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The Inhibitions Caused by Preferences in Life in Bartleby, the Scrivener, a Short Story by Herman Melville
Preferences as Inhibitions, a Message from Bartleby, the Scrivener The easiest opinion one can have of an object or an activity is whether or not he likes it. As one grows older, he begins to live his life based on the ideas of wants and needs that are determined from the plethora of opinions he has formed along the way. A...
1,908 words
7 pages
The Character of Ahab From Moby Dick by Herman Melville
Identifying Ahab The troubled Captain’s obsessive quest for the White Whale serves as the central focus of Melville’s Moby Dick. Ahab is presented as single-minded in his pursuit of the whale while, using a mixture of charisma and terror to persuade his crew to join him. As a captain, Ahab can be dictatorial to a point o...
1,793 words
4 pages
Racism, Ethics and the Conflict of the Industrial Age in Moby Dick by Herman Melville
The novel Moby Dick by Herman Melville is considered a classic. The riveting story of a whaling ship capsized by a giant sperm whale makes for an intense and dramatic read. But perhaps what is even more compelling is the true story of the account, from two journals surfaced a hundred years a part. Where the novel fails to t...
587 words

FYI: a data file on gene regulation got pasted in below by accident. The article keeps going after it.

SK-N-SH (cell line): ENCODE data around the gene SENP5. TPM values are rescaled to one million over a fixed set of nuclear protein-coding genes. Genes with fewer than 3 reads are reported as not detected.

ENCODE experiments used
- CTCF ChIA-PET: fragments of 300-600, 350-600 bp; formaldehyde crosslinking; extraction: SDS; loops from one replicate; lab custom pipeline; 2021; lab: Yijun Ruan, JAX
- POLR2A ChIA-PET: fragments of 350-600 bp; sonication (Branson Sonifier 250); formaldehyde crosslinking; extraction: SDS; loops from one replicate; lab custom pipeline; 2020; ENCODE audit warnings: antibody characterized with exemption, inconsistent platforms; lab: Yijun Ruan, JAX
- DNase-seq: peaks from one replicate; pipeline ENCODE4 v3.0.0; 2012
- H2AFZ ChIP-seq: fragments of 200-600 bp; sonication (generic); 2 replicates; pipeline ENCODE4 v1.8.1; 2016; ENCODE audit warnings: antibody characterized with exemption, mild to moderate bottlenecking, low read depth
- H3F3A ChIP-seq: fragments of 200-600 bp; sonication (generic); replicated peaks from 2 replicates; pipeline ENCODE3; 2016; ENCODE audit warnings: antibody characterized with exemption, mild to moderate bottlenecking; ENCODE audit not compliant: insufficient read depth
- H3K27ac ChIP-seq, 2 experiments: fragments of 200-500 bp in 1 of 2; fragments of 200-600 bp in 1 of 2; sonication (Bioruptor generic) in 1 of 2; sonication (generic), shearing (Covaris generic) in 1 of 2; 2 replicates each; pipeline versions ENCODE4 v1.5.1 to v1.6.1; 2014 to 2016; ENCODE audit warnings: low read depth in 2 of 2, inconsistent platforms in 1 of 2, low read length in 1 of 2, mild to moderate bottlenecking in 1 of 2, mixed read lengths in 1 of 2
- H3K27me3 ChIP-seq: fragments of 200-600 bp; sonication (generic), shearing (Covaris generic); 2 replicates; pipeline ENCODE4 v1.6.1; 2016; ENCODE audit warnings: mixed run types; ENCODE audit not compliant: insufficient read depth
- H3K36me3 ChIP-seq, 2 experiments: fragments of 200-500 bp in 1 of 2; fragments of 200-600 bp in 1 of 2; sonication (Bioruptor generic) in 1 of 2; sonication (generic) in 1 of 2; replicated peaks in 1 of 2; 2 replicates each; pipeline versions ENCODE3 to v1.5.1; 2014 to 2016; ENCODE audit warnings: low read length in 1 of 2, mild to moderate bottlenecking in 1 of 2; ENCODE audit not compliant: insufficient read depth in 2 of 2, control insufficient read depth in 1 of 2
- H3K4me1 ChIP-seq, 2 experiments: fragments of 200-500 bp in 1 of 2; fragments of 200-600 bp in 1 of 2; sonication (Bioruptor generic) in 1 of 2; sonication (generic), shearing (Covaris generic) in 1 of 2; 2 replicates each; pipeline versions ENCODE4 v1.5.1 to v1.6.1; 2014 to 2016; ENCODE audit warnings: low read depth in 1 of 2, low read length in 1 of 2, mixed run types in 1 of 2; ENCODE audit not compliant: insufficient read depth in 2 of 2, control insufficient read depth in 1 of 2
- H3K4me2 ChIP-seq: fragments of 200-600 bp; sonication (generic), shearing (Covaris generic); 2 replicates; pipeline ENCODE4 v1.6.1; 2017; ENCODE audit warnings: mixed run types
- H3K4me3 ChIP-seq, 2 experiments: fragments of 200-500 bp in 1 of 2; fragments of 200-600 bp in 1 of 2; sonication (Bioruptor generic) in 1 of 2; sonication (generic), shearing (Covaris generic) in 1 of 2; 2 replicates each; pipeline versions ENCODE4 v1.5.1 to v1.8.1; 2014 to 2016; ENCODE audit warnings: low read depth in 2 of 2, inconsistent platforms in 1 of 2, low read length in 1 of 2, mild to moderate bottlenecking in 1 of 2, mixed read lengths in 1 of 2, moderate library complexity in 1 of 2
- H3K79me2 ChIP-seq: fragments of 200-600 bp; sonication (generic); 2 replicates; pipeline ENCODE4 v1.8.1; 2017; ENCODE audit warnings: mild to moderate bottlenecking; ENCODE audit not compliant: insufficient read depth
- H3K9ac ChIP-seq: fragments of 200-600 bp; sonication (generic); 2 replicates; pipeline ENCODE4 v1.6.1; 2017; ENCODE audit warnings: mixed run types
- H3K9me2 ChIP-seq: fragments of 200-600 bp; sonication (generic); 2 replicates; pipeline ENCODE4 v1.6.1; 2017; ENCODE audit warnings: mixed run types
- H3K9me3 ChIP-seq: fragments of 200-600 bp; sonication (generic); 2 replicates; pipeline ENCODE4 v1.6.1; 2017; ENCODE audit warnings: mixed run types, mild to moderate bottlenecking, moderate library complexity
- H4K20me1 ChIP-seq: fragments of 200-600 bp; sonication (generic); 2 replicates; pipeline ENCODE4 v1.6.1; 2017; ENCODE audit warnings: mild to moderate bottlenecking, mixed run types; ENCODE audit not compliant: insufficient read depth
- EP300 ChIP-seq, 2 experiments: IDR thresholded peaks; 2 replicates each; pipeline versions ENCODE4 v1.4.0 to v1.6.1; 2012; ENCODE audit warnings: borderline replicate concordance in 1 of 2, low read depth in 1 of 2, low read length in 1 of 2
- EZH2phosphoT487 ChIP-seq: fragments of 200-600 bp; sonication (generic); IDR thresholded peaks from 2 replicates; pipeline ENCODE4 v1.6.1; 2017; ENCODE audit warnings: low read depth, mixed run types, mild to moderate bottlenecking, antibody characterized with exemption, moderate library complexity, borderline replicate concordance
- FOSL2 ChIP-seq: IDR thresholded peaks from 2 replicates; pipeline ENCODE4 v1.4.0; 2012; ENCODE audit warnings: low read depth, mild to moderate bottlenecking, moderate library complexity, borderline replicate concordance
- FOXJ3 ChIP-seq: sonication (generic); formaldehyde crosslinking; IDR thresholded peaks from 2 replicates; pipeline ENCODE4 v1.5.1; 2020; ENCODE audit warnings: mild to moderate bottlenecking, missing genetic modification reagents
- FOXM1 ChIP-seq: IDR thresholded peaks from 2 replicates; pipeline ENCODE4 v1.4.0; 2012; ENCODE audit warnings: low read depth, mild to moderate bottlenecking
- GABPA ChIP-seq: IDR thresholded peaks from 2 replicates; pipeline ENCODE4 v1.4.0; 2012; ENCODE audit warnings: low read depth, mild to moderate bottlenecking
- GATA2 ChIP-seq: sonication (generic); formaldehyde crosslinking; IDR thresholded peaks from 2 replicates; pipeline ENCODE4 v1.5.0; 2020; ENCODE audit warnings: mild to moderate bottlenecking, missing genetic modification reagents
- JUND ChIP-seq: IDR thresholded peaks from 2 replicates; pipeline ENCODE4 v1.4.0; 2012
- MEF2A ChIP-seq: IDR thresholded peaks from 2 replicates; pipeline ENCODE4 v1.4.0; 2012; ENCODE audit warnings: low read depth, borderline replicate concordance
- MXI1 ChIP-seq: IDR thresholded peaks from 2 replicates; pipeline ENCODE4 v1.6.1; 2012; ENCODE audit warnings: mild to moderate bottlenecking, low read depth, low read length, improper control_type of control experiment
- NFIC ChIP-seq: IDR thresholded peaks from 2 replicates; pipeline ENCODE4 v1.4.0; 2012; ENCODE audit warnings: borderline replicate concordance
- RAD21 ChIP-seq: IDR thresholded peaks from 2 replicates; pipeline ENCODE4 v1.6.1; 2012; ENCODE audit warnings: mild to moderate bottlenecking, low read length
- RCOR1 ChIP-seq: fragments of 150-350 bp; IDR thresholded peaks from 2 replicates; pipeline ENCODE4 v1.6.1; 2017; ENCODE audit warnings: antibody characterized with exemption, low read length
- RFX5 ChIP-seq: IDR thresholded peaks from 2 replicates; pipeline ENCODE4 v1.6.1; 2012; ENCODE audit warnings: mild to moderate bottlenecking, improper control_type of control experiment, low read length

2 pages
A Critique of Bartleby in Bartleby the Scrivener, a Short Story by Herman Melville
The protagonist of Herman Melville’s mid-nineteenth century work “Bartleby, the Scrivener” is characterized by how he passively asserts his refusal to perform a series of activities throughout the story. The young scrivener is known for his consistent use of the sentence “I would prefer not to” to express his lack of intere...
1,876 words
6 pages
The Concept of Conformity and Non-Conformity in a Conforming World in Self-Reliance by Ralph Waldo Emerson and Bartleby, the Scrivener by Herman Melville
Conforming to Non-conformity To fully express one’s individualism, one must intercept the social norms bestowed upon them and become free. However, is it quite necessary, or possible to do such a thing when, throughout life, it is taught to follow the social norms? An advocate of breaking this traditional thinking is Ralph...
1,054 words
4 pages
An Analysis of the Main Themes in the Book Billy Budd Sailor by Herman Melville
Billy Budd Essay Herman Melville’s book, Billy Budd, Sailor, chronicles the happenings on a British naval ship called the Bellipotent. Set in the late 1700s, the story follows Billy Budd, a handsome, likeable sailor whose innocence earns him the comradery of all the sailors on board, save one. The master-at-arms, cruel-hea...
1,806 words
5 pages
Starbuck as the Best Mate in Moby-Dick, a Novel by Herman Melville
Best Mate As Ishmael goes on this journey aboard the Pequod he encounters many different characters and three of them return a lot during his story; Stubb, Flask and Starbuck. All three of them equal in their experience with whaling and leadership skills but very different in personality and how they act toward everyone...
626 words
2 pages
A Literary Analysis of the Short Story Bartleby the Scrivener by Herman Melville
Herman Melville’s “Bartleby the Scrivener” is a short story about a Scrivener on Wall Street who one day refuses to do work. His refusal to do anything progresses into not moving, eating, and eventually not leaving the office building. Bartleby is inevitably thrown into jail where his refusal to eat eventually kills him. Th...
2,039 words
7 pages
The Truth of Ahab's Persona in Moby-Dick by Herman Melville